On the question of legal entry to the State, the situation is now, as it has always been, that possession of a valid visa does not guarantee entry, although failure to have one if required is grounds for refusal. This is made very clear in the information provided with the visa application form. All non-EEA nationals, whether visa required or not, require leave to land upon arrival. A valid work permit, which is issued to a prospective employer, merely authorises that employer but not any other employer to employ a specified non-EEA national for a specified period. The work permit application form makes clear to an employer that the issue of a work permit does not of itself authorise the person named therein to enter or reside in the State and that admission and duration of stay are subject to the control of the immigration authorities. The work permit itself clearly states that it is valid for the employment stated and not for any other kind of work or for any other employer.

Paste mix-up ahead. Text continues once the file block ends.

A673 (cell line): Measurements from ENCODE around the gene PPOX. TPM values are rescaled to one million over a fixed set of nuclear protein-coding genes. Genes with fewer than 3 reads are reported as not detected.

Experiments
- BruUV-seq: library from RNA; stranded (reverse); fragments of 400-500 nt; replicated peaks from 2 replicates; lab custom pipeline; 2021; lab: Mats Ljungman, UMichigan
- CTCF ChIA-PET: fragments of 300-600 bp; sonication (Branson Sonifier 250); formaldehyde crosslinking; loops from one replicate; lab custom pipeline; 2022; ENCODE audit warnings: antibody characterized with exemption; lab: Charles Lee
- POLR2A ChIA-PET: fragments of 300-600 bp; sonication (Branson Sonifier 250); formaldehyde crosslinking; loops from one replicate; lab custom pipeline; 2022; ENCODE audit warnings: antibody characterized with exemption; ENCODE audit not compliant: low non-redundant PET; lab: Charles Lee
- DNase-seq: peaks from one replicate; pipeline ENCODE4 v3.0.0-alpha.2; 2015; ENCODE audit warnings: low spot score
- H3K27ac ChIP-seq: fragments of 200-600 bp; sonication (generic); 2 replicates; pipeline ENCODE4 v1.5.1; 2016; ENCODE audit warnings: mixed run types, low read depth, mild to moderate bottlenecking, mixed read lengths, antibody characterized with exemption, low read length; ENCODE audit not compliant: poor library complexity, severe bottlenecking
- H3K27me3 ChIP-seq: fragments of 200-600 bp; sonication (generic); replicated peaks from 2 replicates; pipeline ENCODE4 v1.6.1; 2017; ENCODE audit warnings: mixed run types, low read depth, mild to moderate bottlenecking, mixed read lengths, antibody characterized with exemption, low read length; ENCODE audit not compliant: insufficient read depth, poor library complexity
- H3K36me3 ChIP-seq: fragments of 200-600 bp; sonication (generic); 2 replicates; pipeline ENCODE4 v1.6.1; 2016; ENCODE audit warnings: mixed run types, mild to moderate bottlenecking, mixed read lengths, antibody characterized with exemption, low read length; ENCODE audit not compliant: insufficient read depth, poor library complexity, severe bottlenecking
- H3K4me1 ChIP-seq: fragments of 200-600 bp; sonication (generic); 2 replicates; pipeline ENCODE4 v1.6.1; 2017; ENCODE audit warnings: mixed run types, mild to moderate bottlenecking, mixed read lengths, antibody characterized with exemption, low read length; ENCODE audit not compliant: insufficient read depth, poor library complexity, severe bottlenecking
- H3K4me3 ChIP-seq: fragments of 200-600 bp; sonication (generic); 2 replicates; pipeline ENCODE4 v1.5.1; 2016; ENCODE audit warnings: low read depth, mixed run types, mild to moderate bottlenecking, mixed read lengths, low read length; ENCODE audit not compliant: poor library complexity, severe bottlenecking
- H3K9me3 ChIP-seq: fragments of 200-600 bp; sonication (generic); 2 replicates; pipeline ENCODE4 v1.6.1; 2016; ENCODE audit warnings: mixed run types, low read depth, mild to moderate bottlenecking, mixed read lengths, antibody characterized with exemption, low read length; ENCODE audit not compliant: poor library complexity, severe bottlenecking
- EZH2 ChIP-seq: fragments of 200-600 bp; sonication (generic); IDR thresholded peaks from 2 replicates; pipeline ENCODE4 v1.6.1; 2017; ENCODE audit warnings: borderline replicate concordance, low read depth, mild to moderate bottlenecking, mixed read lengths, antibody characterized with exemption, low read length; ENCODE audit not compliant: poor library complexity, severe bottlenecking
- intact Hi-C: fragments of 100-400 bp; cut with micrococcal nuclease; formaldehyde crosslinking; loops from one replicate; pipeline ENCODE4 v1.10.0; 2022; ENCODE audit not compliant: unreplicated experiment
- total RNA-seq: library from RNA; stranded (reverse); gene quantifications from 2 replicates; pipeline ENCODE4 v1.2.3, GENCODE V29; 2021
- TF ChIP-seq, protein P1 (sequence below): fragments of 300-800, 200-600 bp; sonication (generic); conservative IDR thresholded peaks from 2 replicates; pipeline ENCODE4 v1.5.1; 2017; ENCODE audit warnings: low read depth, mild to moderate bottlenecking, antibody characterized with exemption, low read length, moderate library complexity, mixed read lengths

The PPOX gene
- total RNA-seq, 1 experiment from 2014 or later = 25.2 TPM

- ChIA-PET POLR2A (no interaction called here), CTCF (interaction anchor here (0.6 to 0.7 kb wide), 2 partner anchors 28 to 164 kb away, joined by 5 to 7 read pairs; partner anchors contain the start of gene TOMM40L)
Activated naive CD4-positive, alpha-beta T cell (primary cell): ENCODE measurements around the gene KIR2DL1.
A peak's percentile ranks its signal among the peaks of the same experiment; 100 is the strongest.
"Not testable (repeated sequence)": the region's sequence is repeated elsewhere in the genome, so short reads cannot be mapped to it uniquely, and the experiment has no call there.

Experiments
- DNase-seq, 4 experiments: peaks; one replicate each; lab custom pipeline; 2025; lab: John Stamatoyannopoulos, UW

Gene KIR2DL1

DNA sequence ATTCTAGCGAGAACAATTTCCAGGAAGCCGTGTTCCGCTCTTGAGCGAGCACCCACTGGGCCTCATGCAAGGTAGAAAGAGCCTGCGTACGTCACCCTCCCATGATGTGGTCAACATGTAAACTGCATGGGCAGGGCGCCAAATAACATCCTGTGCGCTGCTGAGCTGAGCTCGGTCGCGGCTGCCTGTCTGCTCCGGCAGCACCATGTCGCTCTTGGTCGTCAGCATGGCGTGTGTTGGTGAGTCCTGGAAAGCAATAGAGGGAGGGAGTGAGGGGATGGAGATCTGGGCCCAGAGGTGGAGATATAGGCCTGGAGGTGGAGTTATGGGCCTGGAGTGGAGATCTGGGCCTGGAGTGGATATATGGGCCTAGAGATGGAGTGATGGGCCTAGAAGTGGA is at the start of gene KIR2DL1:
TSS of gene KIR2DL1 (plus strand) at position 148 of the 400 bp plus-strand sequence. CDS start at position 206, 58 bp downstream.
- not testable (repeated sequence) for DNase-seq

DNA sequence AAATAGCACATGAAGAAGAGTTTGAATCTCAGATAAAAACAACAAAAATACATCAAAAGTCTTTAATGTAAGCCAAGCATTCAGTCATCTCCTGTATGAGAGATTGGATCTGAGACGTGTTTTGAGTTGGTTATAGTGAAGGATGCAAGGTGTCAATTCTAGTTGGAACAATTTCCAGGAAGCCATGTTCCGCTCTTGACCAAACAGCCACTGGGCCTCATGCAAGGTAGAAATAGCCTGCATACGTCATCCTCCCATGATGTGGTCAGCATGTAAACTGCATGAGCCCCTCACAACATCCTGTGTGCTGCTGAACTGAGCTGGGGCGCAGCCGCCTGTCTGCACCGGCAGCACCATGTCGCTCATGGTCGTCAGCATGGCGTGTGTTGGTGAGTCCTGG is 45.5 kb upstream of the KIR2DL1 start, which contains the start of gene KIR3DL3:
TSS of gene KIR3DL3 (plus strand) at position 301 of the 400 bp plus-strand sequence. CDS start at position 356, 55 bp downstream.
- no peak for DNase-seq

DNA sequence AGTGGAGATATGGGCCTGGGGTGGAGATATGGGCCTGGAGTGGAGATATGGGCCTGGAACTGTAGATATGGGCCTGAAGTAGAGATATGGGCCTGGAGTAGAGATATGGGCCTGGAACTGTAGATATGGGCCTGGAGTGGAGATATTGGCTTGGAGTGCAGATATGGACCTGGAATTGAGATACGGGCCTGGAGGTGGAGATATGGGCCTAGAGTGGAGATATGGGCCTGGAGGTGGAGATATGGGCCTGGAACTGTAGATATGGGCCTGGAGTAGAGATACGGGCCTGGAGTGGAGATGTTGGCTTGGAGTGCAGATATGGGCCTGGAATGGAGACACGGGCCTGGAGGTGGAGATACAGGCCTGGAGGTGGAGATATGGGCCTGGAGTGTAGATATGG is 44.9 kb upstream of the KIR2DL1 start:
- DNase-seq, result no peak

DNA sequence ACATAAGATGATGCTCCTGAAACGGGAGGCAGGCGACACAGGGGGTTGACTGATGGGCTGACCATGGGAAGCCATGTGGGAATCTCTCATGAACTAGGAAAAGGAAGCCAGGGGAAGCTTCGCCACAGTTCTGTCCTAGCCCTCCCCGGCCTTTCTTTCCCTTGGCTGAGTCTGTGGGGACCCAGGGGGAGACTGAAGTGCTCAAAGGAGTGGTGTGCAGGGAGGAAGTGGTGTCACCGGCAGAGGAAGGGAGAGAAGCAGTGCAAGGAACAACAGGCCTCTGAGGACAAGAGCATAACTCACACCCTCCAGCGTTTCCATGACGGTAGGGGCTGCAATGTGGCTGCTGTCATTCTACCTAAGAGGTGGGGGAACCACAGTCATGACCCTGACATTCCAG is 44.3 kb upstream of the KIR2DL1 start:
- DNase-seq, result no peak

Mr. O'Donoghue: On the matters raised by the Deputies, the facts are that on the morning of Sunday, 21 January 2001, a group of 19 Moldovan nationals, all male, presented themselves to the immigration authorities in Dublin Airport having  arrived on a direct flight from Bucharest in Romania.
Mr. O'Donoghue: They were in possession of valid Irish entry visas and copies of work permits authorising a company called Kildare Chilling to employ them as general operatives. Very shortly before the arrival of the group in Dublin Airport, Kildare Chilling informed immigration officials in writing that no jobs were available for the group and that their agent in Moldova, who had recruited the group on their behalf, had been informed of this several weeks previously. Kildare Chilling had, according to the information available to me, made no attempt to bring to the attention of the Department of Enterprise, Trade and Employment the fact that the jobs were not available, an action which would have afforded the authorities an opportunity to deter the group from travelling in the first place.